what’s the goal of multiple 30-minute interviews?

A reader writes:

I recently applied for a support position at an academic institution. The phone interview went well and I was invited to come in for an in-person interview. The interview is scheduled for 2 hours and 15 minutes and consists of two thirty-minute interviews with high level researchers, two thirty- minute interviews with HR staff, and one 15 minute interview with an Executive Assistant.

A succession of five interviews with five different people crammed into two hours and fifteen minutes does not seem like enough time to have a thorough, two-way conversation with each person. In my experience with job interviewing, the interviews have always been for a longer amount of time and with fewer people. Can you please tell me a little bit about what is expected from rapid, thirty-minute interviews and what the goal of these conversations should be?

Yeah, they’re not going to be able to do an in-depth assessment. They’re just going to be able to have five people get a general sense of what you’re like, whether you seem initially crazy or not (which is always more of a concern than you might think), and whether they have a generally positive response to you. They’re not going to learn much about your skills or experience that they haven’t already learned from your resume.

This isn’t that uncommon though. In fact, I’d say that more employers lack rigorous hiring processes than have them — which is why so many employers end up hiring the wrong people.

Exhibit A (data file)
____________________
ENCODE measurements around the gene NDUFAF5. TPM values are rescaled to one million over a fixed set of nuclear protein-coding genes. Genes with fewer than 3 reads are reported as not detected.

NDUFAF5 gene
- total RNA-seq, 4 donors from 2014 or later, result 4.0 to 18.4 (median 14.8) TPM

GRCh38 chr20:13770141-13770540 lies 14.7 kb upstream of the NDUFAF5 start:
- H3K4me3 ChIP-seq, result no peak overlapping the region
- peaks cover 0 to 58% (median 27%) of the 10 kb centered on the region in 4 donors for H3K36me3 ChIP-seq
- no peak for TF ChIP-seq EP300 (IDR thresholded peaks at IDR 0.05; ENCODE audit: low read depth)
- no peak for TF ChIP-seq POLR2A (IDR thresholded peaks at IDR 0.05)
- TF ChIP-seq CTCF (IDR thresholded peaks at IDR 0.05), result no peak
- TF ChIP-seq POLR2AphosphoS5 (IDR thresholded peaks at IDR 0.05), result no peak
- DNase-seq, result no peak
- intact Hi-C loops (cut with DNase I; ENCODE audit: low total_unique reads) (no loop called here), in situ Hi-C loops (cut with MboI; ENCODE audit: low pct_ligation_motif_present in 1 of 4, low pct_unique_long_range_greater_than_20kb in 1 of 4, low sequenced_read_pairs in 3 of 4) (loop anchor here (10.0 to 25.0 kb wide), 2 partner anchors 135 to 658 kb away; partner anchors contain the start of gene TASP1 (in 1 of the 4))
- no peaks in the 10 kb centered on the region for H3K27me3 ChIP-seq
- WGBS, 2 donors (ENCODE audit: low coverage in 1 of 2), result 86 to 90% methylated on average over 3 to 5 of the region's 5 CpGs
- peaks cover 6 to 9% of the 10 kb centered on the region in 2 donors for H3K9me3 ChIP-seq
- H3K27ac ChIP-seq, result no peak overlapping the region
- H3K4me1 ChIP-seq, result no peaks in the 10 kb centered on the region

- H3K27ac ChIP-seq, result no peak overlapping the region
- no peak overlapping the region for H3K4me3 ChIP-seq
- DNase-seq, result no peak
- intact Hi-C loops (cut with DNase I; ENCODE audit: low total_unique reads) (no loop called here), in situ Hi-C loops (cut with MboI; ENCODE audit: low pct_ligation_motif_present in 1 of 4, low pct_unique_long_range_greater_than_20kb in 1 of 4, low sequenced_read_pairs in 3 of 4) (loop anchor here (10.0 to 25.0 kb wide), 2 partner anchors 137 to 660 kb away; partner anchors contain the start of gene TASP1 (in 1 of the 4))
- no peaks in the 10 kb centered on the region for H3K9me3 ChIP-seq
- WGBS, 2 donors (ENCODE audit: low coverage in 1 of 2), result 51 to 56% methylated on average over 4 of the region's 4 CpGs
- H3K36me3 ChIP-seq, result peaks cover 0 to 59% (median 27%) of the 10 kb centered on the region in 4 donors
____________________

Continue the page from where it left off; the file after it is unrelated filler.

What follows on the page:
Your goal in all this should be to be pleasant, to be prepared to answer basic interview questions multiple times, and to ask your own questions so you can get enough of a sense of the job and the culture that you can determine whether you’d be a good fit — since they’re probably not going to be equipped to do that for you.

{ 14 comments… read them below }

  1. Harris Silverman- Business Coach*

    Sounds like good advice. The reality is that, for all the information about proper interviewing available from all kinds of sources, most people just hire the person they like the most and who seems the most sociable. In this case, it sounds like the employer just wants to make sure everyone likes the interviewee.

    Harris Silverman

  2. Anonymous*